Bedford, F. L. (1997). Are long-term changes to perception explained by Pavlovian associations or Perceptual Learning Theory? Cognition, 64, 223-230. Article (pdf) (This is a reply to a published attack on my theory of how experience changes perception as applied to the McCollough Effect).
McClosky, M. & Bedford, F. L. (1996) A left-right confusion deficit under dark-room test conditions. (unpublished)
Bedford, F. L. (1995). Localizing the spatial localization system: Helmholtz or Gibson? Psychological Science, 6, 387-388. Article (pdf) (Asks which of two spatial localization systems, egocentric or exocentric, goes away with a spatial deficit.)
Bedford, F. L. (1995) Constraints on perceptual learning: Objects and dimensions. Cognition, 54, 253-297. Article (pdf) (Important article which presents my theory on the McCollough Effect and other contingent aftereffects and how they are connected to prism adaptation in a unified theory of how experience changes perception.)
Bedford, F. L. (1994) Of computer mice and men. Cahiers de Psychologie Cognitvies/ Current Psychology of Cognition, 13, 405-426. Article (pdf) (This article uses an empirical paradigm of writing on a digitizing table, which works like a computer mouse, to better explore adaptation to visual-motor distortion in 2-D space rather than 1-D . One question addressed is whether dimensions of space are independent of one another.)
Bedford, F. L. (1994) A pair of paradoxes and the perceptual pairing process. Cahiers de Psychologie Cognitvies/Current Psychology of Cognition, 13, 60-68. Article (pdf) (Discusses how a paradox can be resolved on how perception is ever changed by experience if all experience comes through perception. Is applied to� cross-modal conflicts such as aftereffects of ventriloquism effect.)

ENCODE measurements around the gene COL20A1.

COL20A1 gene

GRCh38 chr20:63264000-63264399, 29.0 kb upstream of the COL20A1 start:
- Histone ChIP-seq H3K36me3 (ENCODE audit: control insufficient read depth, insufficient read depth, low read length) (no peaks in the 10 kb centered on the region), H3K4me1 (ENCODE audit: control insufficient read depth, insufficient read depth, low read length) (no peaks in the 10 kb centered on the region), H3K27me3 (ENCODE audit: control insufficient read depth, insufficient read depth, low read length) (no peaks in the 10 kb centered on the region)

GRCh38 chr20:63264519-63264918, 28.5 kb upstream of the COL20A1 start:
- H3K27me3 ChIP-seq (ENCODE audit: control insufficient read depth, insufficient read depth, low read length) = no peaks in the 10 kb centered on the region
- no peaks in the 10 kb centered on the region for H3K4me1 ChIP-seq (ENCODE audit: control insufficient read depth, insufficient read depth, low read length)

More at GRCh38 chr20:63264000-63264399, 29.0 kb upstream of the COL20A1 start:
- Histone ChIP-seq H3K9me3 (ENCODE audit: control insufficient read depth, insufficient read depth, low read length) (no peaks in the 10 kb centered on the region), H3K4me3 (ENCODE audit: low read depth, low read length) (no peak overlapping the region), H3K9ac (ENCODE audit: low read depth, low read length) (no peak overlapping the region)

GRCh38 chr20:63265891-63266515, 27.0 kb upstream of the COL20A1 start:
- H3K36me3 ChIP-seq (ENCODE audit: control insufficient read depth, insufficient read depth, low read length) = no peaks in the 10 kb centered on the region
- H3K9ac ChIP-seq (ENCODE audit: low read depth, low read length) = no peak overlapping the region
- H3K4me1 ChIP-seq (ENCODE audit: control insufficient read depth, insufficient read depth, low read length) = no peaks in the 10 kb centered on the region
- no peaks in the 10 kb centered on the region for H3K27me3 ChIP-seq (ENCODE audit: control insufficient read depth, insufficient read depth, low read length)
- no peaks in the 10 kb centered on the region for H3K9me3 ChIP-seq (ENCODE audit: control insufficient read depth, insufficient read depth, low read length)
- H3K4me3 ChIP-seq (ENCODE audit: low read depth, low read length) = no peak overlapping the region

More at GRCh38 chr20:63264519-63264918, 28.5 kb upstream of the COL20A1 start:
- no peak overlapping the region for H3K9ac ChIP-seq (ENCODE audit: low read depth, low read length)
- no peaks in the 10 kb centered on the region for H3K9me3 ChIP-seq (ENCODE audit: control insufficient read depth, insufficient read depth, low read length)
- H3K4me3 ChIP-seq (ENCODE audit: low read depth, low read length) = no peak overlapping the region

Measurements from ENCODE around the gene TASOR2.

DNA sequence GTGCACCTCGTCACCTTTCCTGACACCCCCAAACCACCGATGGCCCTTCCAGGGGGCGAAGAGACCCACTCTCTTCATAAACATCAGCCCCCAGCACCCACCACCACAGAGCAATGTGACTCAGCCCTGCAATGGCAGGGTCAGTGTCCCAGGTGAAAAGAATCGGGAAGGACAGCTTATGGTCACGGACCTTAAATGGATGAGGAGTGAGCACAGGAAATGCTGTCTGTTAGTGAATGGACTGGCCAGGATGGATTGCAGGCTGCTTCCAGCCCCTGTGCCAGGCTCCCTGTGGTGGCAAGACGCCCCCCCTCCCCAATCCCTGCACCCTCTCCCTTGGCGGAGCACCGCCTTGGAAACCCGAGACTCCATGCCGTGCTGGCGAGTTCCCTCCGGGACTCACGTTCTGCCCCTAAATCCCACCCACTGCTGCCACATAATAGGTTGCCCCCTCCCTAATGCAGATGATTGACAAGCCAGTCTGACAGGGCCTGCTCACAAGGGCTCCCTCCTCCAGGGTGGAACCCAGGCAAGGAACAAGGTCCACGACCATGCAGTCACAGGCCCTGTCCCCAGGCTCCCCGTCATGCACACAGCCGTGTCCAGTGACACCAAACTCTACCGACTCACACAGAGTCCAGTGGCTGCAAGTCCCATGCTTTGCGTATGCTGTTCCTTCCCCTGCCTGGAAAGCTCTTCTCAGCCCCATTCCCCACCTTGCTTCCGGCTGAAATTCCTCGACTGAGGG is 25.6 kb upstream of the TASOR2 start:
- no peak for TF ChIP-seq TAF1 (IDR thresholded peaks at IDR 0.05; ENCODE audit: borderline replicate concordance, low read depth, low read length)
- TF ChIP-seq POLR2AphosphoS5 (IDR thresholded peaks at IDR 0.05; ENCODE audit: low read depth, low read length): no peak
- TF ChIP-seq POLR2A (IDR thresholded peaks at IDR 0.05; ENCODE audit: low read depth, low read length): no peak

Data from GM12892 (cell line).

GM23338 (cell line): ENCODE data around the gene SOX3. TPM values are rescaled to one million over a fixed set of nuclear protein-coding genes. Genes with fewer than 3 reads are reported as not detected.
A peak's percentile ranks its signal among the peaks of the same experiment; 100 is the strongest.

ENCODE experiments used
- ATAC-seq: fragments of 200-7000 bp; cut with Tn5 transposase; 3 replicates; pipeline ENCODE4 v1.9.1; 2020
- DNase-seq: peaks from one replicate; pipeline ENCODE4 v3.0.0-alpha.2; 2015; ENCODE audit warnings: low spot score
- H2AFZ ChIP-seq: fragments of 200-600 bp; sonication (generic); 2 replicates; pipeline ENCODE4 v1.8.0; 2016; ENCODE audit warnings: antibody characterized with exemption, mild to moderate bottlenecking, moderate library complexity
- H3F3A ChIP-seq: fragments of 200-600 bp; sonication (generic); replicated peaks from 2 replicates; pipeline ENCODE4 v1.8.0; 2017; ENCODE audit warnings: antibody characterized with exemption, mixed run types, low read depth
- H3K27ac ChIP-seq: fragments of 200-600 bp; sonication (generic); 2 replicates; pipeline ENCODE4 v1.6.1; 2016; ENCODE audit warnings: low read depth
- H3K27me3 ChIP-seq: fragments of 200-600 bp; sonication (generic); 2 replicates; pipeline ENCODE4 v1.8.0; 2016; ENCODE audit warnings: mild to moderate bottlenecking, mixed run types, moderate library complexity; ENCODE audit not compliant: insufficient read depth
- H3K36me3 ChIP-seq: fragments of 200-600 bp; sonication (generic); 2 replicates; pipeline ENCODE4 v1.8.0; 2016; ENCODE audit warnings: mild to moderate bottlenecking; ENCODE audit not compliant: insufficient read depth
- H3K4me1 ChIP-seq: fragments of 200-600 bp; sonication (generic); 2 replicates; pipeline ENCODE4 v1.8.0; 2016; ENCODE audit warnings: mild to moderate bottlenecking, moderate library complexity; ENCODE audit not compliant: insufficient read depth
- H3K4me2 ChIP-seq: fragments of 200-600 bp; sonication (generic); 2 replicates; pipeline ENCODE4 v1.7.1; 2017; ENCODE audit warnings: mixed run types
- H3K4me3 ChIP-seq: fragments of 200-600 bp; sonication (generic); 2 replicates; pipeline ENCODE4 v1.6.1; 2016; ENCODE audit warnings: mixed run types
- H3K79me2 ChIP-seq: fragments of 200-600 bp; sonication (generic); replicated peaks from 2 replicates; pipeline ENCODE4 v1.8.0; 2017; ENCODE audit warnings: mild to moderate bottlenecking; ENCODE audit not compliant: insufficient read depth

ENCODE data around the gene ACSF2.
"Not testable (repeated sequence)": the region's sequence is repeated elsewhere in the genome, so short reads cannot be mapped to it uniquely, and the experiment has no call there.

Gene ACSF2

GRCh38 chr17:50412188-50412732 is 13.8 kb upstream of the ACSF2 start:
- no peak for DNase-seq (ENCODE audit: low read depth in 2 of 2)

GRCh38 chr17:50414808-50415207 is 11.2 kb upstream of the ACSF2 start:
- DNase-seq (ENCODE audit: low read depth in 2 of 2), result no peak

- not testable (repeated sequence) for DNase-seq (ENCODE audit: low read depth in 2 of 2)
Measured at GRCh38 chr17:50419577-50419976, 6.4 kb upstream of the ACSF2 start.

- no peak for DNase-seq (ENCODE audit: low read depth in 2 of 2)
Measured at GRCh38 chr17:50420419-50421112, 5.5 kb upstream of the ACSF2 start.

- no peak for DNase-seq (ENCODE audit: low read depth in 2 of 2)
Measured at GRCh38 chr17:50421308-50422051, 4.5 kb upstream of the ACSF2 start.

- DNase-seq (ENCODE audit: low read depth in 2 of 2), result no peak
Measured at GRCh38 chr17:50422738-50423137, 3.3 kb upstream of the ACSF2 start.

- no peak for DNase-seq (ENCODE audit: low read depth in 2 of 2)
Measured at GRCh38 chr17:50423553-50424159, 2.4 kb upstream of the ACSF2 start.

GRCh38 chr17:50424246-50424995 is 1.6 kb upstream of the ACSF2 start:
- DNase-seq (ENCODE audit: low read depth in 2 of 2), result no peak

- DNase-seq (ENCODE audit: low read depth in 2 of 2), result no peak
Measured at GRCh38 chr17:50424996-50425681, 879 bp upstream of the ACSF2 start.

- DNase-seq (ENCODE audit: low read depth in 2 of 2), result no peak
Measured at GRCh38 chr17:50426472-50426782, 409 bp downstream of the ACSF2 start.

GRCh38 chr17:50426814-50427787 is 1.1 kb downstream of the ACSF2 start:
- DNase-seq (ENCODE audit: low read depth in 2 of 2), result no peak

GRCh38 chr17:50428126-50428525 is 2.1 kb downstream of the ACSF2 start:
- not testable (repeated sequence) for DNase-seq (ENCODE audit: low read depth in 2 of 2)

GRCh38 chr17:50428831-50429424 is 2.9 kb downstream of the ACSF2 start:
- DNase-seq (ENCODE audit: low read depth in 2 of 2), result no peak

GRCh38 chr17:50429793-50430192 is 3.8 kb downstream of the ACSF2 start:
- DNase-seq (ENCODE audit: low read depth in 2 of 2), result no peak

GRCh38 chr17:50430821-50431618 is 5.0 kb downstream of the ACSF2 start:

Bedford, F. L. (1993) Perceptual and Cognitive Spatial Learning. Journal of Experimental Psychology: Human Perception and Performance, 19, 517-530. Article (pdf) (Shows how different patterns of generalization and learning occur in two different spatial learning mechanisms- one genuine perceptual adaptation and the other reflecting a more cognitive system. And more on linear constraints in perceptual adaptation.)
Bedford, F. (1993) Perceptual Learning. In D. Medin (Ed.) The Psychology of Learning and Motivation, 30, 1-60. Article (pdf) (Important chapter which lays out my theories of how learning affecting perception compares to other learning processes and what genuine perceptual change is. Empirical results from different paradigms summarized. Also covers my Kleinian transformation geometry work in spatial adaptation and what happens when trying adapting to mappings that are many to one and distort the topology of space.)
Bedford, F. L. & Reinke, K. S. (1993) The McCollough Effect: Dissociating retinal from spatial coordinates. Perception and Psychophysics, 54, 515-526. Article (pdf) (This article shows that a McCollough Effect aftereffect is contingent on retinal orientation and not spatial orientation of the stimulus when the exposure is ambiguous, and moreover cannot be made contingent on spatial orientation when the retinal contingency between color and orientation is removed.)
Bootzin, R. R., Dikman, Z., Perlis, M., Manber, R., & Bedford, F. L. The McCollough Effect: A measure of sleepiness. Sleep Research,
Bedford, F. L. Constraints on learning new mappings between perceptual dimensions. Journal of Experimental Psychology: Human Perception and Performance, 15, 232-248. Article NOTE: link may be broken. (Shows how space adaptation is not learning a list of visual-motor associations and how there is a preference for linear mappings between visual space and proprioceptive space.)
Bedford, F. L. Visual-motor spatial pointing and growth: A mathematical model Abstract
Mansson, B. E. & Bedford, F. L. Illusory misidentification of human faces Abstract
Bedford, F. L. & Harvey, E.M. What plasticity is required in development for pointing in space? Abstract
Bedford, F. L. & Panagos, M. Perceptual learning in the Other Race Effect.